I don’t know if your mother had a saying that you remember, but my mom used to tell me and my sisters to “Act pretty.” It has nothing to do with outward appearance, She was telling us to be kind. We all have to be reminded of that…even in our adult years!
Paul tells us in Titus 2, Older women are to teach what is good, and to train the young women to love their husbands and children, to be self-controlled, pure, working at home, and kind.
Why does he have to remind us of this? Because it’s so easy for us to DO all the things we should be doing, but with the wrong attitude. We can do the laundry, cook a meal and make the house spotless, but be huffing and puffing a bad attitude while doing so. (I’m So guilty!)
In her book, Adorned, Nancy paints the picture of Mary and Martha in Luke 10. She reminds us that we are sometimes “distracted with much serving, worried and bothered about so many things.” We become stretched thin and stirred up, bothered and brittle.
On this occasion, Jesus and his followers gathered at the home of Mary and Martha and Lazarus. There could’ve been two or three dozen people! Martha, with her take-charge temperament, moved into hostess mode for this impromptu gathering.
I imagine that she is excited to see Jesus and others there in her home, thankful for the joy of hosting her friend here where she lived with her sister Mary and brother, Lazarus. Martha began to clean and cook and make sure everyone was properly served and comfortable while Mary chose to sit at Jesus’ feet and listen to Him teach. Can you just imagine the thoughts that were running through Martha’s mind when she spots her sister sitting while she’s working?
Nancy reminds us that her thoughts included popular sins we all deal with:
Self-centeredness – Lord, do you not care that my sister has left me to serve alone? Tell her to to help me. Notice the words pointing to herself.
Insensitivity – People had gathered around to listen to Jesus teach. But that didn’t keep Martha from barging in, interrupting Him, disturbing everyone. She was more concerned with how she was being inconvenienced.
Accusation – Asking if someone would give her a hand would have been an understandable request. But her words were accusatory – both towards Jesus and Mary.
Resentment – Can you just hear her in the kitchen loudly and purposefully banging the pans around in her disgust? Her inner martyr had likely been muttering under her breath for a while now. What tone does she use? Is she whiney, loud and unkind? Probably so.
Serving was no longer her joy and privilege – it was a burden.
It’s so easy to get to this place where Martha is. It’s easy to feel that we have a heavier load and then to feel resentment towards the ones we are serving. But when we feel this way, we must stop and ask ourselves the question we have been pondering in this passage – Is my thinking sophron right now? Am I thinking sound, biblical thoughts? Realizing that we are serving and doing what we are doing for the Lord can bring our thoughts back to solid ground.Our thinking will change our attitude and our attitude will show in our changed actions. Out will flow acts of kindness rather than resentment.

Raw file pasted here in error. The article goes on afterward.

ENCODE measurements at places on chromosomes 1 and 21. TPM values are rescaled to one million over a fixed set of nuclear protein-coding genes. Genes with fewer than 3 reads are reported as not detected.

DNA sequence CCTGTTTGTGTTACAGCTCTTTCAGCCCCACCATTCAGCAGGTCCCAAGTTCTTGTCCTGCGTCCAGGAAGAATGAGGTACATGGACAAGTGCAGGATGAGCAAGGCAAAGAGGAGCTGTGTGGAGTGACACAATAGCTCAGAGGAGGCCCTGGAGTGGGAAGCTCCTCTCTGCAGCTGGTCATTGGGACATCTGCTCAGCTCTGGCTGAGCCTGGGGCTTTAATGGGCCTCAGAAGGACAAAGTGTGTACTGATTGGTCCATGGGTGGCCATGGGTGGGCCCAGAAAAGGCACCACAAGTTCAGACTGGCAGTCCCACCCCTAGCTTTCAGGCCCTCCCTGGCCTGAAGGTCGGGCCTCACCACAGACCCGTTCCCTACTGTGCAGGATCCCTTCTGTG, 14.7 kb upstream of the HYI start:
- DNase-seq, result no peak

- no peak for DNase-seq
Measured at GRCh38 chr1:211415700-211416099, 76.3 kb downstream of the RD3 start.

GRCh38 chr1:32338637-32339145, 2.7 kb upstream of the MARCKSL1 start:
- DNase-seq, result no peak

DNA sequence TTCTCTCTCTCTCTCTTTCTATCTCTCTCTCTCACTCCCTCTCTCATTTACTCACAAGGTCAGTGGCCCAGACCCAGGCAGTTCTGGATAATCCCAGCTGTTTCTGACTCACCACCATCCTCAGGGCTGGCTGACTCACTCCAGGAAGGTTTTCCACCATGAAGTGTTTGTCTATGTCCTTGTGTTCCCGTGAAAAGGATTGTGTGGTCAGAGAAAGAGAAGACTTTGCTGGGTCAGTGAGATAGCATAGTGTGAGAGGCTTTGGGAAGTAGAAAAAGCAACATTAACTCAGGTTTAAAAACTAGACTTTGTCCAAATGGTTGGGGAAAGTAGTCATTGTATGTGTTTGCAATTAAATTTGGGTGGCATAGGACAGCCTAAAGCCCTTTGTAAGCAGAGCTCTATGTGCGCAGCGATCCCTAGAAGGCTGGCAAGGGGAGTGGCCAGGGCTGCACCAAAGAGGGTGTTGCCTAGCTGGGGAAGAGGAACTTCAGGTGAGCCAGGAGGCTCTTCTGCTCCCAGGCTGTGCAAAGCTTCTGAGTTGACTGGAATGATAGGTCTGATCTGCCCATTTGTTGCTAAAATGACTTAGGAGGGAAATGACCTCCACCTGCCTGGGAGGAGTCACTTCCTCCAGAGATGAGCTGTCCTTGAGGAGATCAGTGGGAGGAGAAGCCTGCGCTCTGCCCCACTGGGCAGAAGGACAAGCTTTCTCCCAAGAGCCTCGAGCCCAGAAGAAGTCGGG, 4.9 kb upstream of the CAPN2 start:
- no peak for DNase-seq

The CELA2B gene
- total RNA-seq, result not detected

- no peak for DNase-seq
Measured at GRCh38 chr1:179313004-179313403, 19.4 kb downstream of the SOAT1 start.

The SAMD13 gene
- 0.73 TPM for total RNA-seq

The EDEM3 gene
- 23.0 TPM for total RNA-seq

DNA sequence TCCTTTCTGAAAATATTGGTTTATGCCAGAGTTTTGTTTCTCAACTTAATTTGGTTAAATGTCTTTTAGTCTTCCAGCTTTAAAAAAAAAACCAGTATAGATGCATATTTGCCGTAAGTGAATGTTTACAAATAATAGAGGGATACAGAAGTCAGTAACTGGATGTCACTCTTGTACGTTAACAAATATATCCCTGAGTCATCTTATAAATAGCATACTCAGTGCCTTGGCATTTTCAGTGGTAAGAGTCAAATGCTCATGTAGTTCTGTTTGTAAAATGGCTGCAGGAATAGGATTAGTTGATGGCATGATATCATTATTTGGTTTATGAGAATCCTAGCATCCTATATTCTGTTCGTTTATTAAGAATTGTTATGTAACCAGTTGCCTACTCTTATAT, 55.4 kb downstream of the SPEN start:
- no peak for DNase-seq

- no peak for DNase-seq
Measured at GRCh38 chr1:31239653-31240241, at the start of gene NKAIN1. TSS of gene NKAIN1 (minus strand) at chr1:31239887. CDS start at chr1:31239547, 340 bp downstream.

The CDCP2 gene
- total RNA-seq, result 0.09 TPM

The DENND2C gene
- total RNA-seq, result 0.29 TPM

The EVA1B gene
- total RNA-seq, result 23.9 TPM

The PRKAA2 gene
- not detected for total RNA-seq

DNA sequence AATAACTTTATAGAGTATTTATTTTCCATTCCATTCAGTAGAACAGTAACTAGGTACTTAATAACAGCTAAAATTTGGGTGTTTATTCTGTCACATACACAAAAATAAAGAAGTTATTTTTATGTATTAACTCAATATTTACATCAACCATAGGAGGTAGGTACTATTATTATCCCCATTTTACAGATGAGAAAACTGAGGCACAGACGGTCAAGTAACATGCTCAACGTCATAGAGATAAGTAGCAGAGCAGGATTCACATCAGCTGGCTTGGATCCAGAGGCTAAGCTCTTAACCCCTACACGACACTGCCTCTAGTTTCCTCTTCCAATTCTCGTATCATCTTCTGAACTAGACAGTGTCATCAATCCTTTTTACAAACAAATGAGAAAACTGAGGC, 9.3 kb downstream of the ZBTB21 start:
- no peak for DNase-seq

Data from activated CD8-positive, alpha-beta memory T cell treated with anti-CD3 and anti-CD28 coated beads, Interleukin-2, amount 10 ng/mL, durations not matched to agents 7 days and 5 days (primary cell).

After we’ve discussed subjects that are weighty like sophron thinking and being sober and reverent, isn’t it a little trite to end by talking about being kind? Hardly. Why? Because women set the tone of the home. We’ve heard the saying, If momma ain’t happy, nobody’s happy. There is much truth to that!
Kindness begins at home! Our family should get the first of our efforts and energies. The baked bread, the home cooked meal, the kind gestures that we fuss over for our guests. Let it be done FIRST for our family.
We must remember that we first learned kindness from our Savior.
Titus 3 For we ourselves also were sometimes foolish, disobedient, deceived, serving divers lusts and pleasures, living in malice and envy, hateful and hating one another.
4 But after the kindness and love of God our Savior toward man appeared, He saved us not by works of righteousness which we had done, but according to His mercy, by the washing of regeneration, and by the renewing of the Holy Ghost,
Kindness is at the end of the list of traits in Titus 2. It’s a fitting ending, reminding us that all that comes before it must be done wrapped in the beauty of kindness, the type Jesus has towards us every day. Having a kind attitude truly does change the atmosphere. Even if you have to do something hard, like rebuke a child, entertain guests when you feel ill prepared, or have a conversation on the phone with a needy person, if we ask the Lord to give us His kindness, the situation will be far more pleasant for our own heart, as well as the one we are encountering!
Look back over the last couple of days and ask the Lord if your attitude has portrayed kindness or resentment. The blessing is that even if we’re convicted of wrong motives, the kindness of our Savior forgives us when we confess!
Refresh your attitude of service to one of kindness.
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